It’s a topic that comes up from time to time out there as game development costs contiunue to rise – Why are there no indie video games?.
Good question. With the barrier to entry in the market being so high, the “little guy” has to be all that much better or have deep pockets to be even able to compete! I”ve always been a fan of games made by the small teams, or by just one guy who spent his savings bringing out something of worth. I’ve seen that independant gaming hasn’t died on the PC platform, thanks in no small part to the power of word of mouth on the internet.
Games like Mount and Blade, developed by a couple in Eastern Europe, have built up a small following and brought enough income to the authors to continue to work on and improve their impressive title. Little freeware gems like Cave Story (aka. Doukutsu Monogatari) or Lyle in Cube Sector have also had a small impact in gamers playspace. On a much bigger scale Galactic Civilizations II by independant developer Stardock has seen wide distrobution and mainstream press praise.
On the console side of things, indie developers have had a much harder time until recently. One of the successes from the last generation of consoles was Alien Hominid. A self funded 2D scrolling game that evolved from a simple flash game, and they were able to market it and get it picked up by a publisher to be released on the Playstation 2, Gamecube and Gameboy Advance.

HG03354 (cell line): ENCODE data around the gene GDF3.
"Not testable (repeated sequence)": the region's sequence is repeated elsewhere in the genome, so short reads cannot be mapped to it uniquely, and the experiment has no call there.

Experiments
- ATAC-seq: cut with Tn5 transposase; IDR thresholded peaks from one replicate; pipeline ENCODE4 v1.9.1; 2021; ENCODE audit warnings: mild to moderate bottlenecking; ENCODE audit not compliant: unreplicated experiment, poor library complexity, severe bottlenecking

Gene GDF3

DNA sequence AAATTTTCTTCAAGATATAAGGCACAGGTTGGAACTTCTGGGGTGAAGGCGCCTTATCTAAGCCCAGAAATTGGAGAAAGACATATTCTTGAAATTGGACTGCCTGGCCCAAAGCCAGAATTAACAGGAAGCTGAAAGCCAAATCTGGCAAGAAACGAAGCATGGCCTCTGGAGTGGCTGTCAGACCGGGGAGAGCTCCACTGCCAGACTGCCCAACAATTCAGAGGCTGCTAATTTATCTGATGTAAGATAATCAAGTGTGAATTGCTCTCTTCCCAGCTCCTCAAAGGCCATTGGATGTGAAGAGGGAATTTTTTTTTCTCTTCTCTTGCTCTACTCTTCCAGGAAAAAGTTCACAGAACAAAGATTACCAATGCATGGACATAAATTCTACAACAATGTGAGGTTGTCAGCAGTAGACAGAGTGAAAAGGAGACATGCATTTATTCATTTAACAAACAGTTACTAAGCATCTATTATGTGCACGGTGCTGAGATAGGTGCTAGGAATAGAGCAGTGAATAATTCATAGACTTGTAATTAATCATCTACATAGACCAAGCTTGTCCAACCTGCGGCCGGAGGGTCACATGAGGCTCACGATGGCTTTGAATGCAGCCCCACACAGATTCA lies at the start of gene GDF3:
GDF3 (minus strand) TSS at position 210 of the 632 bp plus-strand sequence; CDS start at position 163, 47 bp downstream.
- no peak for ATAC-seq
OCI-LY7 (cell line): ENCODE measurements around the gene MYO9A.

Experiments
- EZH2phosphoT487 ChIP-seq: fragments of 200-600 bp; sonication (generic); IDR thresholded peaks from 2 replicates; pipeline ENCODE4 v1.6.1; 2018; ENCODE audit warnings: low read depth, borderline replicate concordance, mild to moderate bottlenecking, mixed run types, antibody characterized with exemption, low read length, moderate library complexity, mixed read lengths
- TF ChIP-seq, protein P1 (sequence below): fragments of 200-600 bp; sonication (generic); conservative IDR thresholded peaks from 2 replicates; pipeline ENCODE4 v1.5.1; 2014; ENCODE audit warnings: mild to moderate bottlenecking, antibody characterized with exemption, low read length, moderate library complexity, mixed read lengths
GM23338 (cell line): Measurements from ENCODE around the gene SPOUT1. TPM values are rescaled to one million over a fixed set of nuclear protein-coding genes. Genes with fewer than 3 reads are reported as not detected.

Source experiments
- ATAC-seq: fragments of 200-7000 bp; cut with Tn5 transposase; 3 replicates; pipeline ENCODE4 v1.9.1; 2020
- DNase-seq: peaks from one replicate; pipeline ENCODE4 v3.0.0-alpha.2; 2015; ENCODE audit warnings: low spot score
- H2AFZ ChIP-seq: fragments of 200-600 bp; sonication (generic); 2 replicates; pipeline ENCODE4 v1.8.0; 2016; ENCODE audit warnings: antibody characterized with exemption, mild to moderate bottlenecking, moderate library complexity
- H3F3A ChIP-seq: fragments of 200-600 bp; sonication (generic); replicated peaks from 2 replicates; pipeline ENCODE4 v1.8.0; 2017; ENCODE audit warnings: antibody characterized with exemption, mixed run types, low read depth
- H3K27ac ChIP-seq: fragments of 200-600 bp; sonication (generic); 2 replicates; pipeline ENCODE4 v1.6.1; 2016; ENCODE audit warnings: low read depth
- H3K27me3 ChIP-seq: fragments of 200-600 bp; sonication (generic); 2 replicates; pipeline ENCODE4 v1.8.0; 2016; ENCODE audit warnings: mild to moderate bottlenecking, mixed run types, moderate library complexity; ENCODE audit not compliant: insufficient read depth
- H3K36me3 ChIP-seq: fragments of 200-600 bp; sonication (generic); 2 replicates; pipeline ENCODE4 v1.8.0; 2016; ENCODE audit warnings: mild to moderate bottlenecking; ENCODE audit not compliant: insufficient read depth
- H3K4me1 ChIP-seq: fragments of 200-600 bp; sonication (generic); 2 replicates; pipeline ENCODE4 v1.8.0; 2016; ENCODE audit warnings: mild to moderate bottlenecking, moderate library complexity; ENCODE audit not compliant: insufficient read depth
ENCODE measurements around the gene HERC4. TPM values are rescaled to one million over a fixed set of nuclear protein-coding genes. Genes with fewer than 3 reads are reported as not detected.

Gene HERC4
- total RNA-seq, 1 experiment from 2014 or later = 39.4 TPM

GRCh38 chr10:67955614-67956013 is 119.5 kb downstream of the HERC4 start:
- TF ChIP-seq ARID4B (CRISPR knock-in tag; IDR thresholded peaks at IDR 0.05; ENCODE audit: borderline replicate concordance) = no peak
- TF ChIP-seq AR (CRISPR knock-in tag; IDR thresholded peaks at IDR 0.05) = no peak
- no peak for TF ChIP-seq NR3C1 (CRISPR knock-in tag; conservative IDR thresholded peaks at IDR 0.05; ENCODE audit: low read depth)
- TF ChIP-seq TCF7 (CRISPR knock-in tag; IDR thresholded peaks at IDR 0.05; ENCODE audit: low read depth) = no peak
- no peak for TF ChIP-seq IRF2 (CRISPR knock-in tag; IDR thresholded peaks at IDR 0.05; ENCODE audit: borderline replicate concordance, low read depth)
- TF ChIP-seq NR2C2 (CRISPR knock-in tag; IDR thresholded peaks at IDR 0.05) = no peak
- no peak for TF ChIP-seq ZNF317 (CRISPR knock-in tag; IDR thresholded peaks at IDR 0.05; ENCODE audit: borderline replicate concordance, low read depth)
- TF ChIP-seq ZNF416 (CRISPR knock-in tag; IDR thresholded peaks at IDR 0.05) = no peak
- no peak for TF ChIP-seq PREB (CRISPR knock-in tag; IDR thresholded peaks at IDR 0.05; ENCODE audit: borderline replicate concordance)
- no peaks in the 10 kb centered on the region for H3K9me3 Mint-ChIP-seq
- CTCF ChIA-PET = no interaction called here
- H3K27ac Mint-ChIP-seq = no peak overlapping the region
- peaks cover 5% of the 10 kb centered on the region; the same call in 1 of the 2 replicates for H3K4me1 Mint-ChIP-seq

With the “next” generation of consoles on the way, with greater connectivity to the internet, and their own little marketplaces for buying new content the possibility of indie game developers having success has already happened. Take Geometry Wars for the XBOX 360. It’s not in the stores, and can only be downloaded from their XBOX Live Marketplace. For a good many months it was the most played XBOX 360 game. Continued support for small developers by Microsoft and hopefully it’s competition (Nintendo and Sony) could mean that the “little” guy has a chance to have his game seen and make a profit outside the normal retail chain and outside the huge budgets required to make an entry into that world.
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For an interview with Nic DeStefano, creator of Lyle in Cube Sector, go here: